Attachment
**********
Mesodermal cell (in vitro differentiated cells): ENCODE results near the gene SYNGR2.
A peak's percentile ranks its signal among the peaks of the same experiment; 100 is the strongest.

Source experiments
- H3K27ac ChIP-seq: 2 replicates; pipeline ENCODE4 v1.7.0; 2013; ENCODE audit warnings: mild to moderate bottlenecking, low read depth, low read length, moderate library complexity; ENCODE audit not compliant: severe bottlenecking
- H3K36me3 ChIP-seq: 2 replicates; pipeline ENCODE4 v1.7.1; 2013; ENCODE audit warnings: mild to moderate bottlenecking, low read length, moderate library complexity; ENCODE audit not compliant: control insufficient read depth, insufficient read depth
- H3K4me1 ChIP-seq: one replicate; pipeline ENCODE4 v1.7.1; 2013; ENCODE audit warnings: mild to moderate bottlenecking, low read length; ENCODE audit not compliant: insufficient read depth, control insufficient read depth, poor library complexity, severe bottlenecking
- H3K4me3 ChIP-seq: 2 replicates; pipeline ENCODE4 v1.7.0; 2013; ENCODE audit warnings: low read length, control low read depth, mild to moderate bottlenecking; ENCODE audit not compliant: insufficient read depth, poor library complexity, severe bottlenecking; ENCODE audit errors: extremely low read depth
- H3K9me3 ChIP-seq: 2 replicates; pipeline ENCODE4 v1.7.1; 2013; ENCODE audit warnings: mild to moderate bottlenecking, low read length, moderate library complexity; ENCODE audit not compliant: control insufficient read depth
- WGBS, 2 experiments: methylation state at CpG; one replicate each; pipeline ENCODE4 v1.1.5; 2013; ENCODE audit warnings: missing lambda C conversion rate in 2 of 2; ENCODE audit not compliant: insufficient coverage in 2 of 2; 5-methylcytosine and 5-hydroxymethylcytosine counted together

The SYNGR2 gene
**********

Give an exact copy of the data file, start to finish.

Mesodermal cell (in vitro differentiated cells): ENCODE results near the gene SYNGR2.
A peak's percentile ranks its signal among the peaks of the same experiment; 100 is the strongest.

Source experiments
- H3K27ac ChIP-seq: 2 replicates; pipeline ENCODE4 v1.7.0; 2013; ENCODE audit warnings: mild to moderate bottlenecking, low read depth, low read length, moderate library complexity; ENCODE audit not compliant: severe bottlenecking
- H3K36me3 ChIP-seq: 2 replicates; pipeline ENCODE4 v1.7.1; 2013; ENCODE audit warnings: mild to moderate bottlenecking, low read length, moderate library complexity; ENCODE audit not compliant: control insufficient read depth, insufficient read depth
- H3K4me1 ChIP-seq: one replicate; pipeline ENCODE4 v1.7.1; 2013; ENCODE audit warnings: mild to moderate bottlenecking, low read length; ENCODE audit not compliant: insufficient read depth, control insufficient read depth, poor library complexity, severe bottlenecking
- H3K4me3 ChIP-seq: 2 replicates; pipeline ENCODE4 v1.7.0; 2013; ENCODE audit warnings: low read length, control low read depth, mild to moderate bottlenecking; ENCODE audit not compliant: insufficient read depth, poor library complexity, severe bottlenecking; ENCODE audit errors: extremely low read depth
- H3K9me3 ChIP-seq: 2 replicates; pipeline ENCODE4 v1.7.1; 2013; ENCODE audit warnings: mild to moderate bottlenecking, low read length, moderate library complexity; ENCODE audit not compliant: control insufficient read depth
- WGBS, 2 experiments: methylation state at CpG; one replicate each; pipeline ENCODE4 v1.1.5; 2013; ENCODE audit warnings: missing lambda C conversion rate in 2 of 2; ENCODE audit not compliant: insufficient coverage in 2 of 2; 5-methylcytosine and 5-hydroxymethylcytosine counted together

The SYNGR2 gene